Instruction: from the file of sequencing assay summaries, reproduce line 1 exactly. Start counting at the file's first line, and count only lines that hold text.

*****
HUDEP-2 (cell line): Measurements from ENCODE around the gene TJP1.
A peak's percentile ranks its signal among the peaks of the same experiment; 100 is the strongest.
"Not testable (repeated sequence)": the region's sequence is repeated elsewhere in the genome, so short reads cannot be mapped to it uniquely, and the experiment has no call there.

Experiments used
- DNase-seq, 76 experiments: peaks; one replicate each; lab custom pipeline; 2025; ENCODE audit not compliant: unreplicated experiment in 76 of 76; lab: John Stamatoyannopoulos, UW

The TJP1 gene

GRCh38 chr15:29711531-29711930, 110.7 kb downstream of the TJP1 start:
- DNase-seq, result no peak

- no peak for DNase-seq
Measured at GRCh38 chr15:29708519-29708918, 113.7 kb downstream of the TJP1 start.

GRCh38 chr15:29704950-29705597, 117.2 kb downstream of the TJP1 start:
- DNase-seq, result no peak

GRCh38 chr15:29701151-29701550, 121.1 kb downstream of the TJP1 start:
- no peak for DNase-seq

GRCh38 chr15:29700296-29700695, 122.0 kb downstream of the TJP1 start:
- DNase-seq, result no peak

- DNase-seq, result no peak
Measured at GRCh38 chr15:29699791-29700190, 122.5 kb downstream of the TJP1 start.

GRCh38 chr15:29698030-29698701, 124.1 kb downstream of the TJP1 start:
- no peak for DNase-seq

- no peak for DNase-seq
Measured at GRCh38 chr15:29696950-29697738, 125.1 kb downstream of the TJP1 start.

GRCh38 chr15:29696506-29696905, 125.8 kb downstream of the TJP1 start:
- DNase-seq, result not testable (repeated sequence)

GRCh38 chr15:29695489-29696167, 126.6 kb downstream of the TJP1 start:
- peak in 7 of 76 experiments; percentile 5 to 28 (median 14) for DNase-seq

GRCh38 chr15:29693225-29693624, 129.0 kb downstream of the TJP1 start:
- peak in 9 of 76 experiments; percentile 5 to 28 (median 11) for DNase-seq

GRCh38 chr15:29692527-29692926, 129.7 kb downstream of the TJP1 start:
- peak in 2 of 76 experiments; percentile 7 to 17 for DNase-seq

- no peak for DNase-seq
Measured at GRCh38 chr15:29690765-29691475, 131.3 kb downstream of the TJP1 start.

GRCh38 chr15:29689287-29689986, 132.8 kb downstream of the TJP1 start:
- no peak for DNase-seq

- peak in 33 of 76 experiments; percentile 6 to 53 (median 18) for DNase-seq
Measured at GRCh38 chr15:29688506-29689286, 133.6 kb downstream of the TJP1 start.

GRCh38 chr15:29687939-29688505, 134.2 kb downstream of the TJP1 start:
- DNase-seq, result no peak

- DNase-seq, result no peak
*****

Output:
HUDEP-2 (cell line): Measurements from ENCODE around the gene TJP1.